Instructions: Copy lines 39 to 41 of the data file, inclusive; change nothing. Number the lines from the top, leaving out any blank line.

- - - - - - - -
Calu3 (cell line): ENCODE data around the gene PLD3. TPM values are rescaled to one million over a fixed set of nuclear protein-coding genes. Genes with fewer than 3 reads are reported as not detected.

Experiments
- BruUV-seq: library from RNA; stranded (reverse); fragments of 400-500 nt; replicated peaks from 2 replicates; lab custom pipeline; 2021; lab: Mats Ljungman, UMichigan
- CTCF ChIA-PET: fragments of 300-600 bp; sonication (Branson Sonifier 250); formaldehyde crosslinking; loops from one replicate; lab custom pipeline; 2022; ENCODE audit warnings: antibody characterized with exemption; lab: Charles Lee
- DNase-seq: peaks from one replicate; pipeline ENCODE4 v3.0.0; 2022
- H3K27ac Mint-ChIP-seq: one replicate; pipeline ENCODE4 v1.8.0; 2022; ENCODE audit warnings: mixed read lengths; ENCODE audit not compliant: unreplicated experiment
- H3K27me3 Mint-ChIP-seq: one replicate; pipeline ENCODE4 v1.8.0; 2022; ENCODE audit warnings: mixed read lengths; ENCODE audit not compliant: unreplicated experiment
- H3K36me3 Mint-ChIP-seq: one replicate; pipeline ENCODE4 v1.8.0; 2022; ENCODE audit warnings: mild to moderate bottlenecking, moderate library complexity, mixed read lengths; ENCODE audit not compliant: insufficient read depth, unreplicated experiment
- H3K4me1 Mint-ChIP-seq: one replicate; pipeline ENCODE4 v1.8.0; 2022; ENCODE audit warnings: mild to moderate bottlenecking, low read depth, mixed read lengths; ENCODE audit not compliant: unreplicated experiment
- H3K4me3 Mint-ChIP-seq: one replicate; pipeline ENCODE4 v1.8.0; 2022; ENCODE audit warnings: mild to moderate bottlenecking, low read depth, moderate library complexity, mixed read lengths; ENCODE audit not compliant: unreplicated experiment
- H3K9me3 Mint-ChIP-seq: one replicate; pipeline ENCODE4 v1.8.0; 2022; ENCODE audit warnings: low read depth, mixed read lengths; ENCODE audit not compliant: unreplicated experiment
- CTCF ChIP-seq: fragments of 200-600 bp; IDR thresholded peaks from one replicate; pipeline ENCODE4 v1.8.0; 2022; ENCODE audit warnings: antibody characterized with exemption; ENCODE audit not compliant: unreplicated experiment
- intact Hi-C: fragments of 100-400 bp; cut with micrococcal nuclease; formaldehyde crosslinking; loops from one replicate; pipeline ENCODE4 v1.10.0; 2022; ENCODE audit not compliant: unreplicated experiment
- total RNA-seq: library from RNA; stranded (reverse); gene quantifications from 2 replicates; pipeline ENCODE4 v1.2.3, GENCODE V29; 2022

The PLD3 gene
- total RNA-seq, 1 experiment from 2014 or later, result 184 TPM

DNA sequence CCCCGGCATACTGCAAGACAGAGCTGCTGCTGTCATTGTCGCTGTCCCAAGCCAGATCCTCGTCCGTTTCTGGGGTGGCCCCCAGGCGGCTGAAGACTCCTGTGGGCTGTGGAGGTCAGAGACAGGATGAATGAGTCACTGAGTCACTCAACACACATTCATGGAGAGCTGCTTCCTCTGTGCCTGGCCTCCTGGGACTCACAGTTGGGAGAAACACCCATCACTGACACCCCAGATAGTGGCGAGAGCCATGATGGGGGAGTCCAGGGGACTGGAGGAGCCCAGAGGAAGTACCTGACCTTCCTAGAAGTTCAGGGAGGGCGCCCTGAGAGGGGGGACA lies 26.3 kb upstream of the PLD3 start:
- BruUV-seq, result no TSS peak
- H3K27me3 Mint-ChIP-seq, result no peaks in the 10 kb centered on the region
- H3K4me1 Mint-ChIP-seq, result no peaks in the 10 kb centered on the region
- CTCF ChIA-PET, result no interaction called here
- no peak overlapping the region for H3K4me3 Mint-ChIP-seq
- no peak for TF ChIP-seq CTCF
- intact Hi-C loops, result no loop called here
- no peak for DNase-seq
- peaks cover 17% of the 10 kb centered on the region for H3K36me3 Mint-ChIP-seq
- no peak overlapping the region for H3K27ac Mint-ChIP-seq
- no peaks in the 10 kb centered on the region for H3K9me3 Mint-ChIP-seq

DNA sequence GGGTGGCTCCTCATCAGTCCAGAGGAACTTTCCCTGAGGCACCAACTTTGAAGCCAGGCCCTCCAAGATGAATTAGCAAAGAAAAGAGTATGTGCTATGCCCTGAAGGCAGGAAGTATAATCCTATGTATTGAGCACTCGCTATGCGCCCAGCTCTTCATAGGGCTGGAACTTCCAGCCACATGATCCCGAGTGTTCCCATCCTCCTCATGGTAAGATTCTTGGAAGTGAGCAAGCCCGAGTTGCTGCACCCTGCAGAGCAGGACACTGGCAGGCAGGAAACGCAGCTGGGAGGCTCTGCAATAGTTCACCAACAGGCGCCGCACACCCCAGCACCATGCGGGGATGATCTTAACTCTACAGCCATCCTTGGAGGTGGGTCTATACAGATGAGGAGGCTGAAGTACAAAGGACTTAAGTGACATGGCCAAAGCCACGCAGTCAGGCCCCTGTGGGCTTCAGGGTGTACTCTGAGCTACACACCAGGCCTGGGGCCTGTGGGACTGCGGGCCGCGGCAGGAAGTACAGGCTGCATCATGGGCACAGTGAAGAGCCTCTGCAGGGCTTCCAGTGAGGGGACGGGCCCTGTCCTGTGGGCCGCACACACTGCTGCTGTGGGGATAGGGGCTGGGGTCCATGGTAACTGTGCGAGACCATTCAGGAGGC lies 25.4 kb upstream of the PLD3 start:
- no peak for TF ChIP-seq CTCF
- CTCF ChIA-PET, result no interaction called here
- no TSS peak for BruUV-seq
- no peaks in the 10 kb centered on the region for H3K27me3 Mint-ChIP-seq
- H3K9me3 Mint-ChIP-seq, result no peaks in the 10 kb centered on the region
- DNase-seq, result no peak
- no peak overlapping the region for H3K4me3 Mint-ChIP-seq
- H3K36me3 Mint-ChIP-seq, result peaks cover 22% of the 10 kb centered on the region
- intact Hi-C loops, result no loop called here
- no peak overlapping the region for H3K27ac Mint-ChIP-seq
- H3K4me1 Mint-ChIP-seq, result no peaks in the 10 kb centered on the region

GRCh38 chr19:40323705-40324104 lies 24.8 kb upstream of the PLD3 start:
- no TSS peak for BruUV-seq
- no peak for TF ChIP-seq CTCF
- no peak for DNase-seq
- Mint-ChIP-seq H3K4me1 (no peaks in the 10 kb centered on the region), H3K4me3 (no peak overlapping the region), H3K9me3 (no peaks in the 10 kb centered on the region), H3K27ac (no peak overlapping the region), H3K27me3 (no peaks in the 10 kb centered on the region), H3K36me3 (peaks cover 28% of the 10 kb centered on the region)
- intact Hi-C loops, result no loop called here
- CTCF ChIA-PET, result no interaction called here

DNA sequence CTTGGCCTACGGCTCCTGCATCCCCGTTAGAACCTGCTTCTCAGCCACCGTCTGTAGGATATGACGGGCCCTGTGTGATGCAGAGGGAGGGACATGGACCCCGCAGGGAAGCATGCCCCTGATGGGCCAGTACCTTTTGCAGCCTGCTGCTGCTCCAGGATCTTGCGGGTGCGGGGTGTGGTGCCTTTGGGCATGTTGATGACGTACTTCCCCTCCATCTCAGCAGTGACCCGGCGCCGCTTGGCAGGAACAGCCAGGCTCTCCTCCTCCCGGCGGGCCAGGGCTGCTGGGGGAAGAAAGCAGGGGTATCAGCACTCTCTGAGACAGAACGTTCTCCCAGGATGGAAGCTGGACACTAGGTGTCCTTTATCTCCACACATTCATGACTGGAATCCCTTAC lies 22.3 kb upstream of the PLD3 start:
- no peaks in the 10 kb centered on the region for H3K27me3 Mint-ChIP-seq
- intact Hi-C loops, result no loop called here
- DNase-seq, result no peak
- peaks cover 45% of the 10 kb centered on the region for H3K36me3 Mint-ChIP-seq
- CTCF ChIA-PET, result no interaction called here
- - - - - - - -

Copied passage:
- no peak overlapping the region for H3K27ac Mint-ChIP-seq
- H3K4me1 Mint-ChIP-seq, result no peaks in the 10 kb centered on the region

GRCh38 chr19:40323705-40324104 lies 24.8 kb upstream of the PLD3 start: